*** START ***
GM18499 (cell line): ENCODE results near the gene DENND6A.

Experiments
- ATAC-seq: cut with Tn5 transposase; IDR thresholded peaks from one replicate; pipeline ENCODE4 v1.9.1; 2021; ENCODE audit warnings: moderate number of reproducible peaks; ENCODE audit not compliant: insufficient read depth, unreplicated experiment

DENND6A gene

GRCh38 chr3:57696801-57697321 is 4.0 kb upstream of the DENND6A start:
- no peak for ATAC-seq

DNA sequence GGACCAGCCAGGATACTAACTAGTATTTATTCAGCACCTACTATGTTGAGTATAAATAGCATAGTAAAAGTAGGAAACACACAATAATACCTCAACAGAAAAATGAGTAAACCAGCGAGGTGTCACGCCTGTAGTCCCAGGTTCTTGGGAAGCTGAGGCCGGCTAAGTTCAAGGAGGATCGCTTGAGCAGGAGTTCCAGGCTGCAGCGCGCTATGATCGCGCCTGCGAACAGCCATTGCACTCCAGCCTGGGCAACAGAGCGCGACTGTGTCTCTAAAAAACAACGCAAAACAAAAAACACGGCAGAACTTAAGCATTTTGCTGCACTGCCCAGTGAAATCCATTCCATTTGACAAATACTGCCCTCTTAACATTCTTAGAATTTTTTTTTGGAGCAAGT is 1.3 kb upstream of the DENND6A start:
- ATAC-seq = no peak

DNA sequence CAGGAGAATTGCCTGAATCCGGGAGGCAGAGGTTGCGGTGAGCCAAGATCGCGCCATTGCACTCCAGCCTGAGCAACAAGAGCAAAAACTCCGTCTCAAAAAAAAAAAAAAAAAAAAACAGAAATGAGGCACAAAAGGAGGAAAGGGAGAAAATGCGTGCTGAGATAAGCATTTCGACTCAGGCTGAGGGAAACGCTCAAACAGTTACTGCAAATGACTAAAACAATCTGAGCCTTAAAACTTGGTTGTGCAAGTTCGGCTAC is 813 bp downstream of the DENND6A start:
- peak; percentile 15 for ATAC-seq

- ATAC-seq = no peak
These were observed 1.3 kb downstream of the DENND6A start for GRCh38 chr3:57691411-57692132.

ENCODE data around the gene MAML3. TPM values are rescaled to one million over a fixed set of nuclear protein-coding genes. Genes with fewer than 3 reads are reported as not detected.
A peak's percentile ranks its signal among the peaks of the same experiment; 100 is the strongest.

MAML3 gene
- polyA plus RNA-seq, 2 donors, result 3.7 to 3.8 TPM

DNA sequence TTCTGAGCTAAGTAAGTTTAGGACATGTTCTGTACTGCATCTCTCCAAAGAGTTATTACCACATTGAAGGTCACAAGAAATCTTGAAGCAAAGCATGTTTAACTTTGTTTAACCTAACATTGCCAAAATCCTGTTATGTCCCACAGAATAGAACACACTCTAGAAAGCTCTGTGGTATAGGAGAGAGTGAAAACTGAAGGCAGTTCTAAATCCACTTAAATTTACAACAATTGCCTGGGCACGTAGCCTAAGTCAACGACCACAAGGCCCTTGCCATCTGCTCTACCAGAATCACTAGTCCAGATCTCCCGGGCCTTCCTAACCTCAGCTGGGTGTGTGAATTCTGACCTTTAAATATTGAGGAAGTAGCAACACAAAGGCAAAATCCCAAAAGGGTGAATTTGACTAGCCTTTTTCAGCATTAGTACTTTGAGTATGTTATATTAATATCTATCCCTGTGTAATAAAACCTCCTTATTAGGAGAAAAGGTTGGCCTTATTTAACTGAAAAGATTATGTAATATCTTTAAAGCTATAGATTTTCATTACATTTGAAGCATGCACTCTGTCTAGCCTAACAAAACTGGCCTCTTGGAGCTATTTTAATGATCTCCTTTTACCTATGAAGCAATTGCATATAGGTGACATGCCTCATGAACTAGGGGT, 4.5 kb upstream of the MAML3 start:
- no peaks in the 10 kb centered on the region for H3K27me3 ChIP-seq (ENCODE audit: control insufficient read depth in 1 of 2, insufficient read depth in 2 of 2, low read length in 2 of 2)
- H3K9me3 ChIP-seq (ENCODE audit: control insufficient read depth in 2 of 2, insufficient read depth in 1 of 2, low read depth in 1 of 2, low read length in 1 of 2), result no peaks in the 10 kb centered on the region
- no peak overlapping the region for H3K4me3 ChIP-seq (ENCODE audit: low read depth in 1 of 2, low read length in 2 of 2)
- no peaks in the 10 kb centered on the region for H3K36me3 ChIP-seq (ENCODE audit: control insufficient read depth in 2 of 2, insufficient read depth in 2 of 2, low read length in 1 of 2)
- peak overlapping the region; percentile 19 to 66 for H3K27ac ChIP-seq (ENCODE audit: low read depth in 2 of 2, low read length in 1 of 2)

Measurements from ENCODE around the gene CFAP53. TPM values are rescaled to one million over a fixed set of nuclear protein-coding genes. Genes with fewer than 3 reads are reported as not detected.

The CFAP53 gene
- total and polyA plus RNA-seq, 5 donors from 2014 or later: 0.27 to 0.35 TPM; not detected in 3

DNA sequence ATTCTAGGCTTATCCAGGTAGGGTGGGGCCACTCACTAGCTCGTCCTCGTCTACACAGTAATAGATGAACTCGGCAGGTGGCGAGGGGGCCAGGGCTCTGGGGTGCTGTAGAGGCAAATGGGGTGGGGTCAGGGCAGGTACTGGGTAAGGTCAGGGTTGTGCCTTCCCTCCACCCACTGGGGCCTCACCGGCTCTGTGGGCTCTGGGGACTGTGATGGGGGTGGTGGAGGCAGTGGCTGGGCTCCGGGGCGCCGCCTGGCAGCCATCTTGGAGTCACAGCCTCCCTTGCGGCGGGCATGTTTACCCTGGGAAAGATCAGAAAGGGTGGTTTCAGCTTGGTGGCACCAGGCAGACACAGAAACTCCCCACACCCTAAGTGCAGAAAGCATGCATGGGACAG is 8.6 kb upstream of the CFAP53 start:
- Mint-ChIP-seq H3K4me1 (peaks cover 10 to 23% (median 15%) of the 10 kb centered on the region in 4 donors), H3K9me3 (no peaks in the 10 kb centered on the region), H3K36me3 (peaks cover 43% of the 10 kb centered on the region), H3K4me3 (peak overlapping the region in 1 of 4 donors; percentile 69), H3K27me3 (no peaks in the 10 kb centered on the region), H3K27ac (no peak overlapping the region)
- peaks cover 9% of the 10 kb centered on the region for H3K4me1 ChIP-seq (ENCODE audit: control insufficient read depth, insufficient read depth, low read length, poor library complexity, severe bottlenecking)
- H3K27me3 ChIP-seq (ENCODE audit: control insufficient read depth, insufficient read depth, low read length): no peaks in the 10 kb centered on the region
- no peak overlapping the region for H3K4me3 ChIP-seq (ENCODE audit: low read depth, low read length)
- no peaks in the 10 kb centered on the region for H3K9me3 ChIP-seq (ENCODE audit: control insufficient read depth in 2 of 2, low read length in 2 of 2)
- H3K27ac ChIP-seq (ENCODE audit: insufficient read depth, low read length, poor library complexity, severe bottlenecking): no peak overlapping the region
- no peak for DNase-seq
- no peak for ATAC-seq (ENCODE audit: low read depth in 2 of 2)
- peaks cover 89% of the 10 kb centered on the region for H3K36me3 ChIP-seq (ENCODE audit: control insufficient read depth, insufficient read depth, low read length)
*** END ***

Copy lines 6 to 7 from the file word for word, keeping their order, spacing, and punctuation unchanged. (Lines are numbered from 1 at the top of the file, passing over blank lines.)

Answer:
- no peak for ATAC-seq

DNA sequence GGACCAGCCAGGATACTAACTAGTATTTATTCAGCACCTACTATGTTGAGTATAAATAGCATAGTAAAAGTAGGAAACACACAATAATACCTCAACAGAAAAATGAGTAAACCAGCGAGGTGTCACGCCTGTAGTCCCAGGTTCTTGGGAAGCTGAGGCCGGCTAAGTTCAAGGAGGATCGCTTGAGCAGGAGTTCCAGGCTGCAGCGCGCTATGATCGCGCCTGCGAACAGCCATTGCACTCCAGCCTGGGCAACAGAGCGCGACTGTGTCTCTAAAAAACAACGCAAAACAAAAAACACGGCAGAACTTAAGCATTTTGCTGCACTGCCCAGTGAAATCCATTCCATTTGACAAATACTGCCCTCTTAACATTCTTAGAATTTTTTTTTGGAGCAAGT is 1.3 kb upstream of the DENND6A start: